WHERE WILL I LIVE? WHAT IF MY ROOMMATE SNORES? WHAT IF S/HE IS A SLOB/NEAT-FREAK? HOW WILL I GET ALONG? WILL I MAKE FRIENDS? CO-ED BATHROOMS?!? SERIOUSLY? When you think about it, first-year fears are pretty reasonable. Wherever you live now and whatever your home situation is, it’s home. If your brother snores, you can yell at him. If you’ve got the flu, your mom will make you chicken soup.
Yeah, you’re ready to go, take the next step. But live in a dormitory with hundreds of complete strangers, including one who’ll occupy half of the space you’re assigned to? How is that going to work out?
Surprisingly, at Vassar it seems to work out pretty well. Even though living off campus is an option for third and fourth year students, 98% of Vassar students choose to live on campus for all four years. And even though you can switch to a different residence hall, almost all students choose to stay in the house they were randomly assigned to as first years.
The reason the housing system works so well is that it has been very well thought out over the years. First of all, we call them “houses” rather than “dorms” because we envision a place where students feel at home. Just like home, there are “parental units” in the house—house fellows, faculty families who live there and are very much a part of house life. Unlike your own parents, though, they’re not there to monitor your homework or enforce curfew or anything like that. “Randy Cornelius and Kathy Anderson, the house fellows in Davison, are always enthusiastic,” says Louise Conner ’11, Davison House president. “They put on events like bagel brunches and conversation dinners that bring everyone together and get the house talking about all sorts of issues and topics. Kathy always makes the most delicious food, and Randy has even played with his band at some of the events in Davison.”
There are also “older siblings” in every house—second, third, and even some fourth year students (although many of them opt for senior housing)—because we don’t think it’s a good idea to segregate by class year. We also don’t group people by majors or interests—there are no houses for athletes or for science majors or for any particular group. “There’s such a broad range of people here,” says Conner. “No matter what your background, your interests, there’s always someone to talk to, something to get involved with, and you quickly become part of a community.”
Among the older siblings are student fellows, whose job is to help first year students get acclimated, and house officers—president, vice president, and so on—whose job is to represent the house in the student government. Unlike the RAs you’ll typically find at colleges and universities, these older siblings have no disciplinary role. They’re leaders, mentors, and friends. “When I first got here, it was a relief to have that kind of support system in place,” says Daryl Duran ’12, Jewett House president. “There was no anxiety about having to ask for help.”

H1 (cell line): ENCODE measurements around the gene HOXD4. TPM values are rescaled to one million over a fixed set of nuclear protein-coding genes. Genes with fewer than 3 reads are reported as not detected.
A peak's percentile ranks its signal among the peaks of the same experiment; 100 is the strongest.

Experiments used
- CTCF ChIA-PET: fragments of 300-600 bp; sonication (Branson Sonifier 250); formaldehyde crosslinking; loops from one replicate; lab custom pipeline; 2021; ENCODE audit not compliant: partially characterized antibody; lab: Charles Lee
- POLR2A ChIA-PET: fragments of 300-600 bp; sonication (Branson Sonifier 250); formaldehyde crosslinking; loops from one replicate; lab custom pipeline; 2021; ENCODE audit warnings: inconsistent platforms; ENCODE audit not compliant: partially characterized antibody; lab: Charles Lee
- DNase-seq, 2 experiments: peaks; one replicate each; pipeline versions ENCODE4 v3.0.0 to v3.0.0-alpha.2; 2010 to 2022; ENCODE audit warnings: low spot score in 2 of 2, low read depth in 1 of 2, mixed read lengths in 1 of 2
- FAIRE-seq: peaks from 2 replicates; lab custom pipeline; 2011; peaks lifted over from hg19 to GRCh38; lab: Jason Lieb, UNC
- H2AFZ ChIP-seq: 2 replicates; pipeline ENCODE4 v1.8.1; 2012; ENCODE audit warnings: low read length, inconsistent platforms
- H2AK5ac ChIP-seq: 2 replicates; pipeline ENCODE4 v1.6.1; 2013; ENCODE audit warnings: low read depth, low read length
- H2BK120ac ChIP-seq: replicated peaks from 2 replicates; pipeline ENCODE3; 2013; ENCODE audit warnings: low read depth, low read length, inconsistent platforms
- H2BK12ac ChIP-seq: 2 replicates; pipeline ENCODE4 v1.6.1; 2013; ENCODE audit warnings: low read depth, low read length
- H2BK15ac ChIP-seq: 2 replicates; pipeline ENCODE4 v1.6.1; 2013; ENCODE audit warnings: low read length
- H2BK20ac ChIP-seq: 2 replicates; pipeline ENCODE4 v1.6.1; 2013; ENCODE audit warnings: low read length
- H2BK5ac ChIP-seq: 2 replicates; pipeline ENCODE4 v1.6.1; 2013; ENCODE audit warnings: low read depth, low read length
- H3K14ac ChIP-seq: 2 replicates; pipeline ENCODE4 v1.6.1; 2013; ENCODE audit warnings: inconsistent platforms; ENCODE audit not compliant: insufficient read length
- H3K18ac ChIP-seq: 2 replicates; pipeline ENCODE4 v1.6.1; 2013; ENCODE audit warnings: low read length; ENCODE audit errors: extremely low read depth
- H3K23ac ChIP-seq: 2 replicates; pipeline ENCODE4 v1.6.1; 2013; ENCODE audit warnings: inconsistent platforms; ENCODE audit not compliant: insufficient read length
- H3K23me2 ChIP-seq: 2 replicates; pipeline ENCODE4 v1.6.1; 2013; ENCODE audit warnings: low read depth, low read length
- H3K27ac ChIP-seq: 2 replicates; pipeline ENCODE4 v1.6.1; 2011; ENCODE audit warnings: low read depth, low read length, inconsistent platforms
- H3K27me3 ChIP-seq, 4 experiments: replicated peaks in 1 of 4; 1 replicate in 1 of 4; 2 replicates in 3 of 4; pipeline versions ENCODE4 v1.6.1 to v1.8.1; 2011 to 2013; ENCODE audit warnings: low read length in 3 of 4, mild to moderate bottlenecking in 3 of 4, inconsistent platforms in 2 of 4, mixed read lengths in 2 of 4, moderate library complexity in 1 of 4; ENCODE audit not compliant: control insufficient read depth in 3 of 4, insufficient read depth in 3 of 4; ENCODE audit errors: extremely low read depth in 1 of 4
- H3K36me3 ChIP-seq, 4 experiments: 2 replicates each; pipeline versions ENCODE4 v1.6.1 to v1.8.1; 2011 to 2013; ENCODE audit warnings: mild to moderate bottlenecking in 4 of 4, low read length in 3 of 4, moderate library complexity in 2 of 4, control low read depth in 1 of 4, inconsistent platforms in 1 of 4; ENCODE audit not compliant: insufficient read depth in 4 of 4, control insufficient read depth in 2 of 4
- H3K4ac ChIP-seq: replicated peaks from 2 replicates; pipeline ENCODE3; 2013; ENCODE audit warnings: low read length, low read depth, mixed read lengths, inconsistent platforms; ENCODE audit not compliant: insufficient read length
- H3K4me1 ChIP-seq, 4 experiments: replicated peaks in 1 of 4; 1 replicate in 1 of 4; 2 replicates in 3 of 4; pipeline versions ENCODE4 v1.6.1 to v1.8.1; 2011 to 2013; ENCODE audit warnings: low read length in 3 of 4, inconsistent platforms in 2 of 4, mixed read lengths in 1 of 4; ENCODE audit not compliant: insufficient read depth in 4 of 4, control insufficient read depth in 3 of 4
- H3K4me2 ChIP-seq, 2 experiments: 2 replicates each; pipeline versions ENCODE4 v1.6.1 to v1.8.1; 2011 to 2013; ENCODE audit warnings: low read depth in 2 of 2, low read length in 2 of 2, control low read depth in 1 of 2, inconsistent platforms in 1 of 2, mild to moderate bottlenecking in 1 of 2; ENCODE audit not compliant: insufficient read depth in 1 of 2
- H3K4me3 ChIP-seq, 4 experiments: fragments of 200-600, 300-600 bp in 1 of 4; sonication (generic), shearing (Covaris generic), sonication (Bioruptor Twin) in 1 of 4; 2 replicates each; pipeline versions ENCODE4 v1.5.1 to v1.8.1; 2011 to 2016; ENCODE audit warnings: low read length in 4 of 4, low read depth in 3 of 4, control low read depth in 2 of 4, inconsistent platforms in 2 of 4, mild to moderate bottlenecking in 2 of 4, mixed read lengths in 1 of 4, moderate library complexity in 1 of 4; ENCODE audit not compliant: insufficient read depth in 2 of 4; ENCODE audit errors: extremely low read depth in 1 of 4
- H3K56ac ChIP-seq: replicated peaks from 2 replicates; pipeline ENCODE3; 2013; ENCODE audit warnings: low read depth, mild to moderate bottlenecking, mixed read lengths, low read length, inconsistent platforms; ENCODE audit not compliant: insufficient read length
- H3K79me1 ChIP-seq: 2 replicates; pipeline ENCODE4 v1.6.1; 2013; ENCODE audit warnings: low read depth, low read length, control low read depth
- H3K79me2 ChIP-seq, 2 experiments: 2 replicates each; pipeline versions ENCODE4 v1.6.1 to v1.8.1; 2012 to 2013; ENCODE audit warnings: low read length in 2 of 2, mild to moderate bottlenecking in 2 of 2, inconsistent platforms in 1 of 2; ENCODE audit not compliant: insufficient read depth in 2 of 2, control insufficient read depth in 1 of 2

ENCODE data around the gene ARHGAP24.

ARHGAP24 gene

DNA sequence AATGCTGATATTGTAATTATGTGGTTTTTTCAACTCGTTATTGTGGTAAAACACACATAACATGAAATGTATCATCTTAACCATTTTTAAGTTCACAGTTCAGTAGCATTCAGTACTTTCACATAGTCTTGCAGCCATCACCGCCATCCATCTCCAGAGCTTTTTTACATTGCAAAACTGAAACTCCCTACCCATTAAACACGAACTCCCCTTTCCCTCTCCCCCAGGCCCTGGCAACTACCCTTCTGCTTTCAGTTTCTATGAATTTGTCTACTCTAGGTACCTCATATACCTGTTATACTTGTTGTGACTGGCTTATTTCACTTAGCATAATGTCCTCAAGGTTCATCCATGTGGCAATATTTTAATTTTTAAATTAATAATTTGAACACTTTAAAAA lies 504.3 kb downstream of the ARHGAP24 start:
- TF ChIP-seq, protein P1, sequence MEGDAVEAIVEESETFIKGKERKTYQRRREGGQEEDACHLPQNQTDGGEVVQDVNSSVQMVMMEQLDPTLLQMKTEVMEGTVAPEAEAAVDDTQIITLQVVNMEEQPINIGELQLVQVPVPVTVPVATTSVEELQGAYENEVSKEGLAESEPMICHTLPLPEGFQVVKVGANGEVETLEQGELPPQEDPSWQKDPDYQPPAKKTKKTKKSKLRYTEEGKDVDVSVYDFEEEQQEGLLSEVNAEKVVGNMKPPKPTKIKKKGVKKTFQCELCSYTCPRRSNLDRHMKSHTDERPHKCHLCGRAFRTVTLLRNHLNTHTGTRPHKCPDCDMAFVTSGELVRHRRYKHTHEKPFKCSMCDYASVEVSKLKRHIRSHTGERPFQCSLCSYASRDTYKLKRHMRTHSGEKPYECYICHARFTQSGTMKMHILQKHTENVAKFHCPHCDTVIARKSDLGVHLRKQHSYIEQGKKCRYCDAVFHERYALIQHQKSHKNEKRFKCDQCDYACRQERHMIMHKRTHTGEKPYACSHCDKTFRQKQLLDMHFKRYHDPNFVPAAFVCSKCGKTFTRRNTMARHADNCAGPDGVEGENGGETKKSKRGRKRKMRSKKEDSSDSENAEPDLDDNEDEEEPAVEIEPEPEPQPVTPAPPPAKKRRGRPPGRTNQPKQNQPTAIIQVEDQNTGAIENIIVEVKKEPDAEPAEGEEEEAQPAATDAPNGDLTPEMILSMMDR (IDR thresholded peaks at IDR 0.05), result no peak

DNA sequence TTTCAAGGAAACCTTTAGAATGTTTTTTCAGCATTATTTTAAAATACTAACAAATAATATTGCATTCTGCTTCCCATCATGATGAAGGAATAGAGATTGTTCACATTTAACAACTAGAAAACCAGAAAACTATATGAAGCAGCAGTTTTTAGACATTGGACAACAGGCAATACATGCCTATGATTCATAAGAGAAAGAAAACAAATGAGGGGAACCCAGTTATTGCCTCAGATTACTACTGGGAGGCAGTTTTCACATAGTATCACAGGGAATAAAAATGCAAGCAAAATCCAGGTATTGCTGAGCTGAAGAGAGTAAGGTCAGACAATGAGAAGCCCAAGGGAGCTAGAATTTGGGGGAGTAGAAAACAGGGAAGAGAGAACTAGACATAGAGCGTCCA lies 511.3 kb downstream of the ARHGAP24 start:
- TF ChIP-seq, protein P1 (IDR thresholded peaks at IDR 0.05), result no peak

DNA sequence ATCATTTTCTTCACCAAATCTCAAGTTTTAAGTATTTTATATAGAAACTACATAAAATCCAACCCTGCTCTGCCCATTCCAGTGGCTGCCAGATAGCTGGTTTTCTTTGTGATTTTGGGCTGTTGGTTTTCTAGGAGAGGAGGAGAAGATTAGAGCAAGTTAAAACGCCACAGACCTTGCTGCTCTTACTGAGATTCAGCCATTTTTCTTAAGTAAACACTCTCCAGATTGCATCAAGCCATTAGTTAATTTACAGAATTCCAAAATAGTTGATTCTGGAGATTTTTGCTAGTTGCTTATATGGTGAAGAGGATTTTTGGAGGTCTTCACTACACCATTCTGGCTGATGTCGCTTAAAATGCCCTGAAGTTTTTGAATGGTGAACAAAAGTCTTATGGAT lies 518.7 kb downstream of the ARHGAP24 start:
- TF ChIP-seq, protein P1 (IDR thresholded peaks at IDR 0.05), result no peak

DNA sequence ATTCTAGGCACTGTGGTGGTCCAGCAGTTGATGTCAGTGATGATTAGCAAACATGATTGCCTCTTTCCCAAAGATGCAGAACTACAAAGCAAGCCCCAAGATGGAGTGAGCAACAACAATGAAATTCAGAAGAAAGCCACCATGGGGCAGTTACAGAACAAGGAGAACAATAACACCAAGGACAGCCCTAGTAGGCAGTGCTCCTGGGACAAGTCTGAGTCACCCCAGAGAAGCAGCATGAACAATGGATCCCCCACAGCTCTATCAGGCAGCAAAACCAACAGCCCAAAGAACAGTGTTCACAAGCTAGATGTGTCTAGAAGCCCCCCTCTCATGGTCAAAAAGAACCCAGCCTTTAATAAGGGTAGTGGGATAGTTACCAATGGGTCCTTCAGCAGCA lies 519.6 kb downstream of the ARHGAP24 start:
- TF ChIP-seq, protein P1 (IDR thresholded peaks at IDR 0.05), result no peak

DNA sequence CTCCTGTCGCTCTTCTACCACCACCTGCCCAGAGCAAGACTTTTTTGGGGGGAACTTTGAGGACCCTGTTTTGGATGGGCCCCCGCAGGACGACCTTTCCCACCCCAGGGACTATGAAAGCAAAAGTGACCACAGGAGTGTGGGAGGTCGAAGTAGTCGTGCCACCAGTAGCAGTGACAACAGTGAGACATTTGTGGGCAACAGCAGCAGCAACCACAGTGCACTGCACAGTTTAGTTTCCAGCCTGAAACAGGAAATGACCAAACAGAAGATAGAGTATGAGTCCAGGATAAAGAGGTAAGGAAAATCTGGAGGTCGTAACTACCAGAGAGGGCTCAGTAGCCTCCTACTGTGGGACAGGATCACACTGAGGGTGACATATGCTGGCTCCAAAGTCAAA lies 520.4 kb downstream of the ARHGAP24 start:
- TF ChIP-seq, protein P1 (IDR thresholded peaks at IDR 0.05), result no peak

There are homey gathering spaces in every house—a parlor with a Steinway grand and a fireplace (non-working, sorry…but it looks pretty). Comfortable community rooms, some with pool tables or ping pong, all with big screen TVs. Kitchens and laundry rooms. Study rooms and computer rooms. Because Jewett is one of the largest houses, there’s a common room on each floor. “You’ll always find someone in there,” says Duran, “doing homework, helping each other out, or when we’re done with our work, having a good time together. The house fosters a strong sense of community. Everyone gets to know each other.”
And yes, there are co-ed bathrooms in all of the nine houses except Strong. “Yeah, they're weird at first, but within about three days you're over it,” says Eli Schutze ’12, Josselyn House president.
There are traditions and stories associated with each house. Main, for example, claims that the ghost of Matthew Vassar walks the fifth floor. Josselyn, the sixth house to be built, back in 1912, was the first to have showers, and still claims to have the best bathrooms. Jewett’s most famous resident, Edna St. Vincent Millay, class of 1917, almost didn’t graduate because she got caught sneaking out after hours the week before commencement.
A fair number of students choose to stay in the residence halls for their last year, but most move into senior housing, one of the three on-campus apartment complexes. These are partially furnished apartments where the housemates take care of their own cooking and cleaning. They don’t have to worry about things like utility bills, so it’s a gentle transition to the “real world.”
But even when they move to senior housing and even, in fact, after they graduate, they still tend to identify with their houses. It’s not the building that matters so much, but what’s happened there—the friendships they’ve made, the person they’ve become. “I’ve been in Joss since my first year,” says Schutze. “It’s great because I know everybody’s name. I walk down the hallway and it’s like, ‘Honey, I’m home,’ but bigger.”